Since so many of the couples I work with don't necessarily have an identified "problem," they find it helpful that I provide a baseline structure from which to work. Typically, I meet with couples eight times and roughly follow this outline, although each couple's journey is unique and we focus accordingly.
- Session One - Thorough Assessment (exploring individual and shared histories, identifying strengths and focus areas, setting goals for premarital counseling)
- Session Two - Family of Origin (structure, traditions, culture, beliefs, and values)
- Session Three - Individual Wellness (stress management, needs, differences)
- Sessions Four and Five - Communication (patterns and cycles, tools, and conflict resolution strategies)
- Session Six and Seven - Expressing Affection (love languages, intimacy, trust, and boundaries)
- Session Eight - Goals (roles, expectations, finances, and family planning)
Are there any books you often recommend to clients?
I always strive to meet my clients where they are and avoid guilt-tripping them into too much homework. However, for clients who are ready for more resources, I have a list of books I strongly encourage. This includes but is not limited to:
- The Seven Principles for Making Marriage Work by John M. Gottman and Nan Silver
- We Do by Stan Tatkin
- The 5 Love Languages by Gary Chapman
- Sexual Intelligence by Marty Klein.
Do you assign “homework” between sessions?
I encourage couples to be realistic about how much energy they can devote to their relationship's growth given their current circumstances. Some couples are eager for resources and homework, so I supplement our session time with readings and exercises. Other couples come to me in a season of feeling significant pressures on their time, so I work with them to find ways to practically apply the contents of our sessions between meetings. Either way, couples are learning to take ownership of their growth and build competencies and confidence throughout our work together.
How do you help ensure I'm making progress in therapy?
Each time we meet, I ask couples both what is working and where they notice continued room for improvement. By maintaining a solution-focused orientation we are able to capitalize upon the tools they already have while developing a growth mindset rooted in curious exploration.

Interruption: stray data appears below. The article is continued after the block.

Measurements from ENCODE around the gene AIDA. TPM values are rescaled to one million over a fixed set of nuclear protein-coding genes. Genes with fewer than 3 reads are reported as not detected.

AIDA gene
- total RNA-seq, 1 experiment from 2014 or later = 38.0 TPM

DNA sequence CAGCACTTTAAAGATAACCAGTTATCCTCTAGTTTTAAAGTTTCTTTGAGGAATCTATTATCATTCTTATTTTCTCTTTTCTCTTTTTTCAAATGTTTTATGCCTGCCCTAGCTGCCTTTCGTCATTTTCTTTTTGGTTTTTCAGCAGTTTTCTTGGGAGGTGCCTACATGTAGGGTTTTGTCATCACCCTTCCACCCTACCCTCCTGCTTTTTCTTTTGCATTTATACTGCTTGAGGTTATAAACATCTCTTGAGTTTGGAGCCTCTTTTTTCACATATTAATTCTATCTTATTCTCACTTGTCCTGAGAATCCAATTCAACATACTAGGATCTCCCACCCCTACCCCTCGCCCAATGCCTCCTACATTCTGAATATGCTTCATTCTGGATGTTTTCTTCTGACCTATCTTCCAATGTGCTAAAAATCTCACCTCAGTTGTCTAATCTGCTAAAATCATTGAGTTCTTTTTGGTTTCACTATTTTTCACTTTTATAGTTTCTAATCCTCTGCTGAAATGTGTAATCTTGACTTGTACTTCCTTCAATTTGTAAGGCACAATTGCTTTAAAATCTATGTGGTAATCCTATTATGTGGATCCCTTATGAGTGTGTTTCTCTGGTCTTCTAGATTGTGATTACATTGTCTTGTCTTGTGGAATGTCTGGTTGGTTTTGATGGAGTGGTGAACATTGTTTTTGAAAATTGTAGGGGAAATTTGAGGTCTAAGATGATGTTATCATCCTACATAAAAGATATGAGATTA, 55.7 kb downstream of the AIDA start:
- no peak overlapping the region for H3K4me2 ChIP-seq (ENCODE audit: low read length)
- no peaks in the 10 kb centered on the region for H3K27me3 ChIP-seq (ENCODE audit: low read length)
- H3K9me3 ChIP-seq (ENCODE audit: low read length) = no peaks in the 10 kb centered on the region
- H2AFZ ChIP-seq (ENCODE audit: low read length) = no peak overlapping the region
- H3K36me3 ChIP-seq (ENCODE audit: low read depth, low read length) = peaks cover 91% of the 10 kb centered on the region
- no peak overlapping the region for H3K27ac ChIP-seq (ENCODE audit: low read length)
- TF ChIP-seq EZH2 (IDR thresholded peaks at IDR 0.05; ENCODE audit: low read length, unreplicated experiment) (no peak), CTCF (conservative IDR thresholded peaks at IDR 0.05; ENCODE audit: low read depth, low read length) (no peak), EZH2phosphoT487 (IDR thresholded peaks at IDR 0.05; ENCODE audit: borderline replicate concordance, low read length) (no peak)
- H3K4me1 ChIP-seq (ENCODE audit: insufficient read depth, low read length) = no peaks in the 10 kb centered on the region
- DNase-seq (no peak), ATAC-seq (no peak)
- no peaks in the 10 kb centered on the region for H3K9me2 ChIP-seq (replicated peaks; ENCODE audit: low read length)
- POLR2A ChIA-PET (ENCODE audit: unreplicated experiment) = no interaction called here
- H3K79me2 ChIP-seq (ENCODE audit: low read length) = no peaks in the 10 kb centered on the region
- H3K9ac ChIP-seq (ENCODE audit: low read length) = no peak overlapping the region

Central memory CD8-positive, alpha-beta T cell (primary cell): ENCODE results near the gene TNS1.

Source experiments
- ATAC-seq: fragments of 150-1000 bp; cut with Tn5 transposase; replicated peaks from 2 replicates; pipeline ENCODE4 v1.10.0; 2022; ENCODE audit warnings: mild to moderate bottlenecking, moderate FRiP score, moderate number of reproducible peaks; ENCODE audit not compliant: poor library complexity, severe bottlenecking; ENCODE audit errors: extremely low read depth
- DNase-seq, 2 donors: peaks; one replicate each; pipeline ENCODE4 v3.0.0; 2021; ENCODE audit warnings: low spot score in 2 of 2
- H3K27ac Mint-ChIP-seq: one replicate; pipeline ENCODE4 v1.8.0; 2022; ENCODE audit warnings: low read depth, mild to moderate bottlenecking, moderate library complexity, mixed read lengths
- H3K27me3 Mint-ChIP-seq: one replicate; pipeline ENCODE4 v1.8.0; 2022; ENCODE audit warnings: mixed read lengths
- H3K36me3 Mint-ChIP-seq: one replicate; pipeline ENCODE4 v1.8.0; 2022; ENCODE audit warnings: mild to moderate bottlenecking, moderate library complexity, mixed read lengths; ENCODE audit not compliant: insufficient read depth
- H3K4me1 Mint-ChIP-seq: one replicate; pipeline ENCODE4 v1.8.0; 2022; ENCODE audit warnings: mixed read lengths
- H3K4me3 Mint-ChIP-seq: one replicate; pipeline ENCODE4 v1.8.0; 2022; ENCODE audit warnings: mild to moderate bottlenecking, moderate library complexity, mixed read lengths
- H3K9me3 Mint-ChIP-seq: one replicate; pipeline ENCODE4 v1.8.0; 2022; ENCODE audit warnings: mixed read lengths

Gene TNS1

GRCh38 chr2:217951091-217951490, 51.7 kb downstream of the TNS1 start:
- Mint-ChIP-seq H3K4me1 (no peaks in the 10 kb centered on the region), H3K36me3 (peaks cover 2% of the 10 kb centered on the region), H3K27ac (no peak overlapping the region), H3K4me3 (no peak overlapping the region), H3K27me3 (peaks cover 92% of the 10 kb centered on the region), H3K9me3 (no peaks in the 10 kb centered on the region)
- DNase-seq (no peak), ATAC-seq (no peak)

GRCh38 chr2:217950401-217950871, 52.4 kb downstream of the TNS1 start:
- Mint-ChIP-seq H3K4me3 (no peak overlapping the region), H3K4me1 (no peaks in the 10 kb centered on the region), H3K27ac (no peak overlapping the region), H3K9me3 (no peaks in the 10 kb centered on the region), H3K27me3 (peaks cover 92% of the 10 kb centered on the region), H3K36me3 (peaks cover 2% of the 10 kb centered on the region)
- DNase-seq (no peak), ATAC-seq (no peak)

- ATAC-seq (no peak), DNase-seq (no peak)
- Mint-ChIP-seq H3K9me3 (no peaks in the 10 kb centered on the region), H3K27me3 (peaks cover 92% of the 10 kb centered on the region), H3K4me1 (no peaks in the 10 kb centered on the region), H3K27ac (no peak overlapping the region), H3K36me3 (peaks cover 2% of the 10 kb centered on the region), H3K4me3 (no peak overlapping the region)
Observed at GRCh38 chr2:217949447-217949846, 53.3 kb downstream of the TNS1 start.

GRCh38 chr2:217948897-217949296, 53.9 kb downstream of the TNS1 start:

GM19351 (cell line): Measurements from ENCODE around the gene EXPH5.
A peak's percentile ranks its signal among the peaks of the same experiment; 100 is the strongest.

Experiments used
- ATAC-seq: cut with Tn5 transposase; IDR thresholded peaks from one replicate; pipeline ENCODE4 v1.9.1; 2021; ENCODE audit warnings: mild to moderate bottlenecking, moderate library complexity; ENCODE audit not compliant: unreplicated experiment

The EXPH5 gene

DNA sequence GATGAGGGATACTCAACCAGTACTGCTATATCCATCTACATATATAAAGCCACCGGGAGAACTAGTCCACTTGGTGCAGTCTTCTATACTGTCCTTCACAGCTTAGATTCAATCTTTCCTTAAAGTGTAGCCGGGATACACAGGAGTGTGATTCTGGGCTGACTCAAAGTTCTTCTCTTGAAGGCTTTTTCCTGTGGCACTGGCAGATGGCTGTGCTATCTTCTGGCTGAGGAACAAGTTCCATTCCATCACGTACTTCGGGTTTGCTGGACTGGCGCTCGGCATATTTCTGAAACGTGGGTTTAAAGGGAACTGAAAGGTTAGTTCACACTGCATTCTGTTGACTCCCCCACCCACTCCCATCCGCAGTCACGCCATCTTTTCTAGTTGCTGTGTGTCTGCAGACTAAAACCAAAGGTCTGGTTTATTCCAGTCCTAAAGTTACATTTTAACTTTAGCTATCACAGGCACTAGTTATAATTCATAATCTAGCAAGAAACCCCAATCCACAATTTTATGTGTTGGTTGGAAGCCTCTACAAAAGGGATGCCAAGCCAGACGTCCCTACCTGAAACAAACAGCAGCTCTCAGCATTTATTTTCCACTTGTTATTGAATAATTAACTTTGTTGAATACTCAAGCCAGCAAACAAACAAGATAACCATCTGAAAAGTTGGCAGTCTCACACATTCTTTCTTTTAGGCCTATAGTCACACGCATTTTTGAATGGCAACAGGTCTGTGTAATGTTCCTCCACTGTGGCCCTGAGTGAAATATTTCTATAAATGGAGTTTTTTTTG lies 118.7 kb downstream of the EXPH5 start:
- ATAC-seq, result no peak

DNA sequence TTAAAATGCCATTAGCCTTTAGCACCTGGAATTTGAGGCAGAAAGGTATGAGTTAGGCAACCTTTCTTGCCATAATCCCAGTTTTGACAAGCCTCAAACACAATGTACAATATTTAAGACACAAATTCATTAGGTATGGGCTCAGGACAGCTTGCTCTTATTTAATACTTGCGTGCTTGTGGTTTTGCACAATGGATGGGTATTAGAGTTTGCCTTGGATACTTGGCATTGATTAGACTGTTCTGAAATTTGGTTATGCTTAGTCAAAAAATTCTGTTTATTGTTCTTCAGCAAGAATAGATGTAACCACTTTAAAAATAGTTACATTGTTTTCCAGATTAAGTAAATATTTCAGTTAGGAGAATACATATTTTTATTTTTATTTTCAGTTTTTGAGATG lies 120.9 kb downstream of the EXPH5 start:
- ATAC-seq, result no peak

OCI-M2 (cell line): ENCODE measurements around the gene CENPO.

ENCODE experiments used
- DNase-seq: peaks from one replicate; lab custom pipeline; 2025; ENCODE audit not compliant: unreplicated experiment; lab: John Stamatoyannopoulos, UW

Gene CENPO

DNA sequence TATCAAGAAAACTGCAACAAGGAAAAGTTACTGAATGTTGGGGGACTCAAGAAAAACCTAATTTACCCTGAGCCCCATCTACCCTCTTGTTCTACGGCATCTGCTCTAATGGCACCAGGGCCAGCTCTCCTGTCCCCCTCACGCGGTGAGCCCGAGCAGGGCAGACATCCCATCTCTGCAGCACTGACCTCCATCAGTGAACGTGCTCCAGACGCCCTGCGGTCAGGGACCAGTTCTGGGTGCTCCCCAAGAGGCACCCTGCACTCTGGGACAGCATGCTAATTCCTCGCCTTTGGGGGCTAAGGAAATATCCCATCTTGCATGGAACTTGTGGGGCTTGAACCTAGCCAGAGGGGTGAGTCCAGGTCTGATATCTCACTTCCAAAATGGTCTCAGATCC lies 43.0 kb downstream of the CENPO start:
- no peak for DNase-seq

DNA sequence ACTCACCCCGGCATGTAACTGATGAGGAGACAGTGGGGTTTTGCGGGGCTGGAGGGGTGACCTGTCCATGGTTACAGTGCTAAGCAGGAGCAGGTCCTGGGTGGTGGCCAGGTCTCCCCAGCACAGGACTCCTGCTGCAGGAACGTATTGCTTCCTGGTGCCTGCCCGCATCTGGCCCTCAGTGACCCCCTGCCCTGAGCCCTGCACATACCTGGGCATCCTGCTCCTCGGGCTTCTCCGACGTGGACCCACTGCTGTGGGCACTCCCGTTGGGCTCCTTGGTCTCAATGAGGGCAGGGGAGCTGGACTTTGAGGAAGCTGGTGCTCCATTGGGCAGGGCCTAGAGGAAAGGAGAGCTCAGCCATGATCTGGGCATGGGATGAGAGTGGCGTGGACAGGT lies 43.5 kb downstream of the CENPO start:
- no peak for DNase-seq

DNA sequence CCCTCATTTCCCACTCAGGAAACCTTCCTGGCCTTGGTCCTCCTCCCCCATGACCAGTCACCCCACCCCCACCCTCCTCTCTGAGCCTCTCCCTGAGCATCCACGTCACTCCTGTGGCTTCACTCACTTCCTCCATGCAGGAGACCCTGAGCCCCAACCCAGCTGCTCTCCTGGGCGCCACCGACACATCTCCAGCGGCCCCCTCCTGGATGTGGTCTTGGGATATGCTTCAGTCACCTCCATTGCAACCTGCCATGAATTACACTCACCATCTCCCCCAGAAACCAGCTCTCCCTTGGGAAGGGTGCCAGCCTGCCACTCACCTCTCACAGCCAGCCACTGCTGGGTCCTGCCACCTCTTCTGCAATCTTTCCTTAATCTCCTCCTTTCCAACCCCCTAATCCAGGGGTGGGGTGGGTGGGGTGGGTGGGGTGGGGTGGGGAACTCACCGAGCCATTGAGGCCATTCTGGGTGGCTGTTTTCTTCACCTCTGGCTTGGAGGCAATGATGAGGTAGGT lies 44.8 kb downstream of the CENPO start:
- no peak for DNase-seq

How do I know that it’s time to start seeking therapy?
Preventative relational wellness is for everyone! It is never too soon to build a healthy foundation.
How can I prepare for our first session?
I encourage all therapy clients to come to session with honesty, curiosity, and examples.
How will I know it’s time to end my time in therapy with you or reduce session frequency?
Increases in intimacy and confidence are two key indicators that my role in couple's journeys has come to an end. I see my clients as the experts of their own lives and strive to make myself irrelevant as efficiently as possible.
Why should I seek therapy, rather than turning to my partner, friends, or other loved ones?
Premarital counseling with a licensed professional, such as myself, is very different from work with a spiritual or community leader. First, my role is to help couples be their own best selves, not to provide advice or judgment. Second, our work is evidence-based and rooted in relational science. Finally, working with a counselor or therapist is confidential which creates an extra level of emotional safety that is essential for vulnerability and growth.
What advice would you share with therapy seekers?
Scheduling a free consultation is a great way to not only ask your potential therapist questions, but to also see if you match well with their personality. If someone is sales-y or you don't like their style, keep looking! You deserve to receive quality care in a way you are comfortable with.
Visit Lauren’s profile to watch her introductory video, read more about her, and contact her for an initial consultation.